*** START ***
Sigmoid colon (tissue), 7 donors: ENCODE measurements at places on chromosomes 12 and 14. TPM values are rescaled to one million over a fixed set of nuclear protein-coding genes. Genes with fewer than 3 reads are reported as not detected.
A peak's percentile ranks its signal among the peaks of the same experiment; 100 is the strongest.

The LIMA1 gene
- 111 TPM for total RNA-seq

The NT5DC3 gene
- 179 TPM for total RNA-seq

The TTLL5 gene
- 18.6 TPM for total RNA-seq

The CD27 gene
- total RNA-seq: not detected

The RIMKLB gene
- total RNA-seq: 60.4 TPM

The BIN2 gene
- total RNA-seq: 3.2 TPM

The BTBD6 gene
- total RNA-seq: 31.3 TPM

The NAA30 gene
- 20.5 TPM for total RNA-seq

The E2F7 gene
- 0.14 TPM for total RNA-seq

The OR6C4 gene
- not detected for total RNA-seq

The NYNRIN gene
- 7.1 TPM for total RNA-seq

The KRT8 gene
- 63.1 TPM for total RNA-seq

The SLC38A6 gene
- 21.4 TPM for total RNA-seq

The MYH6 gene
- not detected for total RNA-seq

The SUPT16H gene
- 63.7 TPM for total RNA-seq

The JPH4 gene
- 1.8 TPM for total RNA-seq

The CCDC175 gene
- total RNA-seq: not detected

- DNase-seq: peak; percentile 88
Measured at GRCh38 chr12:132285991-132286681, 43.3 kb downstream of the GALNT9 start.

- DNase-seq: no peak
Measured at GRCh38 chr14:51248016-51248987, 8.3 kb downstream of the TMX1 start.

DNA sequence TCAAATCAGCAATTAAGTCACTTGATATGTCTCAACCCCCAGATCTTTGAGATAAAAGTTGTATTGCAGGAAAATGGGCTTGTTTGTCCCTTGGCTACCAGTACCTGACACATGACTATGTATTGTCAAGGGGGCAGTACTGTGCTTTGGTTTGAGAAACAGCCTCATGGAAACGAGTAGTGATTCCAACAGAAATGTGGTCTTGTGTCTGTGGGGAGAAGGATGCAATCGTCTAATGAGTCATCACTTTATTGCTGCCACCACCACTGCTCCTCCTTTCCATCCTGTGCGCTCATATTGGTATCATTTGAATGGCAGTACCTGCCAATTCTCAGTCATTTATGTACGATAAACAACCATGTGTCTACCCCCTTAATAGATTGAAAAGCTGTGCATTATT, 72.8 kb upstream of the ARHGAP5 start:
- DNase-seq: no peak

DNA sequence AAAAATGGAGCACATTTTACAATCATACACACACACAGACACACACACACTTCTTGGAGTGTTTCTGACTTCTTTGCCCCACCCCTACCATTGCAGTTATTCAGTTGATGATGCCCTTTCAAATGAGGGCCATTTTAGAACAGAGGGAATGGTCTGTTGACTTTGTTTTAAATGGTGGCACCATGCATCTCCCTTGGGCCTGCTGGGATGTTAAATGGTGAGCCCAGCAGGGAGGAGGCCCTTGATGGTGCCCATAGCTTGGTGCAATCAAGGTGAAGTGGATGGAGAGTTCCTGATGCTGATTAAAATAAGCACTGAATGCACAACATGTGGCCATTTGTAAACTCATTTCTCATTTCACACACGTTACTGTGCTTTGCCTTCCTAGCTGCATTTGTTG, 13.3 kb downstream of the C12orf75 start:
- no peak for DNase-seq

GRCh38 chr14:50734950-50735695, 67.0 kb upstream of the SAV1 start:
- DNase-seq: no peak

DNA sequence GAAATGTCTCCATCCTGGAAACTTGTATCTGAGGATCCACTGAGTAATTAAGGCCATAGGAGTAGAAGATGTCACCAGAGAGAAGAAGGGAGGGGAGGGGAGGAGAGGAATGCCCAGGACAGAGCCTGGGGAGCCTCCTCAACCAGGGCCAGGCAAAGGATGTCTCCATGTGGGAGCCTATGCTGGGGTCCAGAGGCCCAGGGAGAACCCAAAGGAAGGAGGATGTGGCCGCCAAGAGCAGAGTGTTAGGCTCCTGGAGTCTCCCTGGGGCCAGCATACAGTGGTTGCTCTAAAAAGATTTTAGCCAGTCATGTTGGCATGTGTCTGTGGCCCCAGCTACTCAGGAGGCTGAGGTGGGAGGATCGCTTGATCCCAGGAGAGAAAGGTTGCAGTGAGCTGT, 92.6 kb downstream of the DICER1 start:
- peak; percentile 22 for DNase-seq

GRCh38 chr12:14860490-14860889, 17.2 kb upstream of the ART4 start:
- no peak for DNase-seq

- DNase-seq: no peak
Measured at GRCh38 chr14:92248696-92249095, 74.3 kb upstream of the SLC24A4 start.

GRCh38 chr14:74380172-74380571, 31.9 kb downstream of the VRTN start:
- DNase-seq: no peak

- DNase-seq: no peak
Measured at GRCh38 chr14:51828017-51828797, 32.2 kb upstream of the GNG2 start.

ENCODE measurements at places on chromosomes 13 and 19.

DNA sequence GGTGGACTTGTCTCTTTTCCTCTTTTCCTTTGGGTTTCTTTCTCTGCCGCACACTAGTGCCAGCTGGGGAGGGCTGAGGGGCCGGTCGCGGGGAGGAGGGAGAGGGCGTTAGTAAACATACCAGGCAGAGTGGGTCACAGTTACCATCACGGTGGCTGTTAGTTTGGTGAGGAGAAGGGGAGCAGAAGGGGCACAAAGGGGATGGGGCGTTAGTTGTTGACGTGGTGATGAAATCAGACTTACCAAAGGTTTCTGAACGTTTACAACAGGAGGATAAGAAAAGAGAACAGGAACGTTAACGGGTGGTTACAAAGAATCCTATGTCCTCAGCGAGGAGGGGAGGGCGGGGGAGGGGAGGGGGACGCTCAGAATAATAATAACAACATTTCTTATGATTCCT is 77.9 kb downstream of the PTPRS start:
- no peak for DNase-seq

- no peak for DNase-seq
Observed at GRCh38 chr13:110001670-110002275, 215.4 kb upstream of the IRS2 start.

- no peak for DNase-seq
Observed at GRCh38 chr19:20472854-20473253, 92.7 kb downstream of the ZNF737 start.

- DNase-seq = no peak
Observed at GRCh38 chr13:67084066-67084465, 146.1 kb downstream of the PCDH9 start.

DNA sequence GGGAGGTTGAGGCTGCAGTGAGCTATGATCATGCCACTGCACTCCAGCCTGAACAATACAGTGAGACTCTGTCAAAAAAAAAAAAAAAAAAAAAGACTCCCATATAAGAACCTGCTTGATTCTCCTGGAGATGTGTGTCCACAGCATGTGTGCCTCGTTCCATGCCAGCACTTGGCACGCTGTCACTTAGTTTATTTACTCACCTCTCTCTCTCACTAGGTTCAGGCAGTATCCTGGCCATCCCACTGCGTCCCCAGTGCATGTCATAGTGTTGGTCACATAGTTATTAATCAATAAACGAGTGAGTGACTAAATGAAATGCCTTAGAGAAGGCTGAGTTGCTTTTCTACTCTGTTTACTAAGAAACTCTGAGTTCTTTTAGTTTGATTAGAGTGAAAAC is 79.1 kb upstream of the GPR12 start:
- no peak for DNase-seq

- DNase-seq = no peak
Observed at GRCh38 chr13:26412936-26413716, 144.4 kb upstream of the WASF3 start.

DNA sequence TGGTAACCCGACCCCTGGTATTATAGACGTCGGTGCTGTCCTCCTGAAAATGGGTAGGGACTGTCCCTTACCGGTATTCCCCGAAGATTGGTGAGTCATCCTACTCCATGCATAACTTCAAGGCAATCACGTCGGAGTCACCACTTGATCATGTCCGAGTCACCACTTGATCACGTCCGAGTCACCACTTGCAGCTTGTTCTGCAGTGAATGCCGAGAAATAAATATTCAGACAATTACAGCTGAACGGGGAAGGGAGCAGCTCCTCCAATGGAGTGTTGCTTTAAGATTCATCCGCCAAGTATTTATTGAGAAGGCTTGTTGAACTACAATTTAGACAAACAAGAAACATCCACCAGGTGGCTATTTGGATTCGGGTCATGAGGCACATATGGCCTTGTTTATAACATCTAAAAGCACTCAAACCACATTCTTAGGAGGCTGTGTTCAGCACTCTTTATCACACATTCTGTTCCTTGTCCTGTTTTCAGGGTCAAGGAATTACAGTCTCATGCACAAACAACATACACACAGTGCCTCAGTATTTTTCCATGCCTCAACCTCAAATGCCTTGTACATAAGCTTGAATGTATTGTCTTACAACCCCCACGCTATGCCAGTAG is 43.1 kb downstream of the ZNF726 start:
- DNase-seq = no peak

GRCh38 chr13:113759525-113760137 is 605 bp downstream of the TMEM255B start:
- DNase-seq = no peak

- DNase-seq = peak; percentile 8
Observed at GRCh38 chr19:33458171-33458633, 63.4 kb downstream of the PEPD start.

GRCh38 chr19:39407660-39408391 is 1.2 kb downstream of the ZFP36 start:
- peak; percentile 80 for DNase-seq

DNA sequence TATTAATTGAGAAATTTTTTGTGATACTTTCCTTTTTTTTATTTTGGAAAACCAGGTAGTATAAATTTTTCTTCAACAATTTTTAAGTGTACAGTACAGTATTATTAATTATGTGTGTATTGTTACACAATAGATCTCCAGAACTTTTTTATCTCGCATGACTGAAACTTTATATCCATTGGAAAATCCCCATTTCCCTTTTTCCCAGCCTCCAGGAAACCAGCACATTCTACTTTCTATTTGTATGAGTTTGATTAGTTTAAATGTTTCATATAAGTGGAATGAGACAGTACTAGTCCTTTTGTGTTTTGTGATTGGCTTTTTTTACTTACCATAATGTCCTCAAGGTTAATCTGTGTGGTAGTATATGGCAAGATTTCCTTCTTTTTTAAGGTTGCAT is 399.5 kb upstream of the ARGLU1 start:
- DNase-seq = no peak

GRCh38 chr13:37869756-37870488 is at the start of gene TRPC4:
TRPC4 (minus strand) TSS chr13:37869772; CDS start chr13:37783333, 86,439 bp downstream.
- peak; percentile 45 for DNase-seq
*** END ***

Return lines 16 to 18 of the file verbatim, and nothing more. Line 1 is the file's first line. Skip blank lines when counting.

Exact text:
- total RNA-seq: 31.3 TPM

The NAA30 gene
- 20.5 TPM for total RNA-seq